The iPhone and Android devices were the obvious leaders at the well-organised and very informative Mobile Dev Camp in Amsterdam this week but it was very interesting to throw the MIDs and UMPCs in to get feedback from ‘mobile’ software developers. When developers talk ‘mobile’ they are invariably talking about mobile phones but when I put the 4-segment diagram up on the board (right), there were a lot of questions and lot of interaction. For most, it brought home the fact that ‘mobile’ goes way beyond the phone.
I also presented the MIDs and UMPCs for them to get some hands on and to explain the major differences and it was interesting to see which devices people were interested in. At the end of the day, as with the demo work I did with MIDMoves in SXSW, the UMID MBook won the most praise. As people gravitated towards it, I asked ‘Why.’
The two most important elements of the hardware that made it a winner amongst the UMPCs and MID devices, based on the feedback and questions I got were:
Battery life was a secondary question, as was price. People assumed it had Wifi and BT of course but were more interested when I talked about 3G. Its interesting to note that the keyboard piqued so much interest touch at a time when on-screen keyboards are considered acceptable by many.
So if that’s a hardware template that interests mobile software developers, what operating systems and APIs interest them? Clearly, Windows XP is not in the top 5 of mobile device operating systems (sidenote, it seems that most mobile software developers don’t really consider anything outside their own ‘top three’) so I asked developers what the most important elements of software are.
- Developers want a platform (or are stimulated by a platform) that allows them to utilise existing or easily-available skillsets â€“ Java for Android, Objective C for iPhone for example.
- Developers will balance the cost of development (ease of API, cost of developers, stability of poatform) with perceived customer base / earning potential.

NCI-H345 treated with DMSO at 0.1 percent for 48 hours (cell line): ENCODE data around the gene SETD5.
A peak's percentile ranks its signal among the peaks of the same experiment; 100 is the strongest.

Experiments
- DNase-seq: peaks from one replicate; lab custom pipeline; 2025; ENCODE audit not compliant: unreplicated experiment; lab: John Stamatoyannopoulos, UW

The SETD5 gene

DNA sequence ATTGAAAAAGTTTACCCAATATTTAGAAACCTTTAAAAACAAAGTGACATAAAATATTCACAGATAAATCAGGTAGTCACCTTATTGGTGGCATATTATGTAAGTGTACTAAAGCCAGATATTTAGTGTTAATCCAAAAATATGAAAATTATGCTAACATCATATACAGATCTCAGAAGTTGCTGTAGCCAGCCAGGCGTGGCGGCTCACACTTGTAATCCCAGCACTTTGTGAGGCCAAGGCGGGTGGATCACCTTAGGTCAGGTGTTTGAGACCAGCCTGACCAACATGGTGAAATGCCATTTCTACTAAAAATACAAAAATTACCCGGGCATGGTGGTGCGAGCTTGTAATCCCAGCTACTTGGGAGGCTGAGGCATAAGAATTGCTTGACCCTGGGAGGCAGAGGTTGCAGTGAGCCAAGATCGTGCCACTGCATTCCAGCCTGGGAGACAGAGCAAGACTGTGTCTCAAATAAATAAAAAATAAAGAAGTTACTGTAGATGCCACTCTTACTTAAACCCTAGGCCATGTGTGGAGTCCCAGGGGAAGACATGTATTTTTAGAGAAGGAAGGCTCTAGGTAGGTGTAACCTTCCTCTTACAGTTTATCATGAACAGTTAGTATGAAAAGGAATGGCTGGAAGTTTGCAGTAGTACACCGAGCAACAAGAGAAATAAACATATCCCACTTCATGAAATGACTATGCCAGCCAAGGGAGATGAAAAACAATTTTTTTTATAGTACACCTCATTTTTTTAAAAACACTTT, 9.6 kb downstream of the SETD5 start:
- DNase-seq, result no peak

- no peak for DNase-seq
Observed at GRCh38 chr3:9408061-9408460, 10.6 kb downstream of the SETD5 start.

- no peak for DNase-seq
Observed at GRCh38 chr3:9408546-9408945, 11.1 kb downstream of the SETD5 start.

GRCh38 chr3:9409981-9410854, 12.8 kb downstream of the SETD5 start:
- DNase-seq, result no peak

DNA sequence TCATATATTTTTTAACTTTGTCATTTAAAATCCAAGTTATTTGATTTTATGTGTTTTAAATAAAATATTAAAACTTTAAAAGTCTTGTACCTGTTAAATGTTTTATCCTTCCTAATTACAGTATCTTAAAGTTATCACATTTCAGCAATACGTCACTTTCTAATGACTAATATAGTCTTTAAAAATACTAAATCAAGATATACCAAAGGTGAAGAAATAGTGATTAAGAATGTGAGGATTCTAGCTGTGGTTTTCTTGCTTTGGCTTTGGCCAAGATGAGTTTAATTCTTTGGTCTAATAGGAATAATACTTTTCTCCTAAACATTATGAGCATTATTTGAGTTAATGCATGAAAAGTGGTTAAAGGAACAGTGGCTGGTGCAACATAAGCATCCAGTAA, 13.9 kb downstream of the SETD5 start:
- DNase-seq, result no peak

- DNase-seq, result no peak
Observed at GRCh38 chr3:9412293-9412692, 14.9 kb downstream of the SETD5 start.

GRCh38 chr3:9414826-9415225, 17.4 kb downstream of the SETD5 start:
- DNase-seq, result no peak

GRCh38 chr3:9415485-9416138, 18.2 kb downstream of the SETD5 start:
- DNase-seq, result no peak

- Developers are creative people that don’t enjoy being bound by rules so an API that allows or even stimulates creativeness by exposing hardware and features is a big advantage. New hardware with new or advanced features, stimulates developers.
Clearly it’s not only developers that make the decision as the process of creating and selling software needs to be a controlled business process but it does appear to me that in the mobile world where a team of two can create a compelling app or service in a very short time, the developer has a big say in what platform(s) is used.
A healthy development community is critical to any platform and as the rules of mobile software development change, as time-to-market and cost-to-market reduce, there’s one thing that’s clearer to me than it ever was. A desktop operating system may allow one to use a device without any restrictions on software but the NEW mobile-focused software, the social networking and location-based services, the easy-to-use photo publishing services, the mobile gaming software, the internet-connected personal information management software, the live video and image publishing services and whatever comes next in the mobile world, will appear on these developer-friendly platforms first. That’s where the buzz is and so if MID manufacturers want to seed their new devices in the new world of mobile apps, they will need to be using a mobile and dev-friendly operating system.
My research into the world of mobile software development and mobile operating systems is teaching me a lot about different ways MIDs could position themselves but there’s a lot more to learn. Feedback from you mobile devs out there is more than welcome.